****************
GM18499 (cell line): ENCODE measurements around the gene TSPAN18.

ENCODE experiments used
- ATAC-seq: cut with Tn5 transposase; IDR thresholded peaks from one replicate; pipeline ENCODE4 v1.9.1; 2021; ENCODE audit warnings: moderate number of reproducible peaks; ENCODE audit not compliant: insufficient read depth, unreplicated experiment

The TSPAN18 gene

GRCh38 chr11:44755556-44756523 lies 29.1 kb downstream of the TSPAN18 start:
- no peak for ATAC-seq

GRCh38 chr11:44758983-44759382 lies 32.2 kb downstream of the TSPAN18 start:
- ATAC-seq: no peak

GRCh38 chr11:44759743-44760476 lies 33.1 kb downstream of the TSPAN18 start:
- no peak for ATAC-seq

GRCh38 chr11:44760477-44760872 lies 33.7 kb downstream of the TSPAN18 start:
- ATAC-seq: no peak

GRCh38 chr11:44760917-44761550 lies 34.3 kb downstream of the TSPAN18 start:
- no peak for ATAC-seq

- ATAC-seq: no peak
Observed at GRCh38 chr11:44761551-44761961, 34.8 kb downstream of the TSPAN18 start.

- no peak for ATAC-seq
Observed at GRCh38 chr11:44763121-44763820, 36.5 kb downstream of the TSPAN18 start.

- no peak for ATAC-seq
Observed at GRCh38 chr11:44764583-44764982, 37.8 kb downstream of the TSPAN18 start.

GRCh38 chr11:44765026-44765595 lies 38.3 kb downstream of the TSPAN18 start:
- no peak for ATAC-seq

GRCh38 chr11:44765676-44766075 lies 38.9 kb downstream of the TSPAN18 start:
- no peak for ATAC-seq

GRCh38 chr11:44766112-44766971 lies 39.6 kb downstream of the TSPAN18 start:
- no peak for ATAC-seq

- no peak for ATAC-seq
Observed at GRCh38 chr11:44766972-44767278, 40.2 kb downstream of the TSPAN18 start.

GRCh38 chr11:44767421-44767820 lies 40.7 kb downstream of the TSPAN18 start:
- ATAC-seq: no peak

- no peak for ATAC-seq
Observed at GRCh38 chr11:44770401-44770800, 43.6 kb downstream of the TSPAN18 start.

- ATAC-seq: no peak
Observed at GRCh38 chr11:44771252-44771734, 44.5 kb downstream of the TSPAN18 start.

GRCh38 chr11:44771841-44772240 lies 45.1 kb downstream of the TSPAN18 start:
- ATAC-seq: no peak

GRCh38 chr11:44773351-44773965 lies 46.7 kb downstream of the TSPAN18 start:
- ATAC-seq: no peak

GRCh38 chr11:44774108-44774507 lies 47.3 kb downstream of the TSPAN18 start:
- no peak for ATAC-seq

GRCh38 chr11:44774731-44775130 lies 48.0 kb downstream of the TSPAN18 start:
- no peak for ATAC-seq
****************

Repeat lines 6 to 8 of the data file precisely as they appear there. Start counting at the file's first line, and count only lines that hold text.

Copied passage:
- no peak for ATAC-seq

GRCh38 chr11:44758983-44759382 lies 32.2 kb downstream of the TSPAN18 start:
- ATAC-seq: no peak